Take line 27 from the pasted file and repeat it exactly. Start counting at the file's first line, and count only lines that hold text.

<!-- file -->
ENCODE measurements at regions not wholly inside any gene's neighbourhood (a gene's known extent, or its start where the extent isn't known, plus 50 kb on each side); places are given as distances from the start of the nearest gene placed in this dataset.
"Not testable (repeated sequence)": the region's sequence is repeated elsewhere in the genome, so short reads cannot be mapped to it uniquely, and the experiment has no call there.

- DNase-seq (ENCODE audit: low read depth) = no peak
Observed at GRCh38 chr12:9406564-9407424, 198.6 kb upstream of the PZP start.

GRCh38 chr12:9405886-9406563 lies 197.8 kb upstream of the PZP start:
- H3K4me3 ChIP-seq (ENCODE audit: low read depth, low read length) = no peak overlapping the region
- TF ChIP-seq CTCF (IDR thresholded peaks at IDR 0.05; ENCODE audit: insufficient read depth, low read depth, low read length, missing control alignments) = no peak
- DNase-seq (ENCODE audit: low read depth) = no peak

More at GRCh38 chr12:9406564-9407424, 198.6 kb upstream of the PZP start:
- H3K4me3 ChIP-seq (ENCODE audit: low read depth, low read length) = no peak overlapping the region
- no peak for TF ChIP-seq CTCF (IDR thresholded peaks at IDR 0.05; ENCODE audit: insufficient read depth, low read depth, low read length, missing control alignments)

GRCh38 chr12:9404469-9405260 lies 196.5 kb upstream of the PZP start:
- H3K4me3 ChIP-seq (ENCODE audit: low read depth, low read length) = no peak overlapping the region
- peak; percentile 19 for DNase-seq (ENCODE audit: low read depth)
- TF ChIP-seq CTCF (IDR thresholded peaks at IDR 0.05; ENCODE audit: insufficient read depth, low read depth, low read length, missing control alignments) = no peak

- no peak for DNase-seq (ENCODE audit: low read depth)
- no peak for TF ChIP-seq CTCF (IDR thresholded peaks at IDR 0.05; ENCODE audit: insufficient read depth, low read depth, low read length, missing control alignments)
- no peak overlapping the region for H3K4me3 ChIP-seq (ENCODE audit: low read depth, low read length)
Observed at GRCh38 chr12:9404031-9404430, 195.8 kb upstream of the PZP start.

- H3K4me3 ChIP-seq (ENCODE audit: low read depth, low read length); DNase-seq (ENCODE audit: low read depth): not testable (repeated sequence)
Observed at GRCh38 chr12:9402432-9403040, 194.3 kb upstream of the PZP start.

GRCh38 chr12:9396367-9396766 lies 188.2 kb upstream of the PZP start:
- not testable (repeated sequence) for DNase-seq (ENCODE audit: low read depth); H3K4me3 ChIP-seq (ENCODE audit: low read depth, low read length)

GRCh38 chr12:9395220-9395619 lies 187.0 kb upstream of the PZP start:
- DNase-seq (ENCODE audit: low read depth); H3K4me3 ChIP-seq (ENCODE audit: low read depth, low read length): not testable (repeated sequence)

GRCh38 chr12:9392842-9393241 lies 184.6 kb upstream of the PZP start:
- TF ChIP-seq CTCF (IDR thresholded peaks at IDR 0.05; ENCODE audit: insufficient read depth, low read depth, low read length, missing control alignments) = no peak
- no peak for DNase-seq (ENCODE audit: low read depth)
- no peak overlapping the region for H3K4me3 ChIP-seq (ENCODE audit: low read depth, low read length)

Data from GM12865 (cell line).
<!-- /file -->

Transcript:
- TF ChIP-seq CTCF (IDR thresholded peaks at IDR 0.05; ENCODE audit: insufficient read depth, low read depth, low read length, missing control alignments) = no peak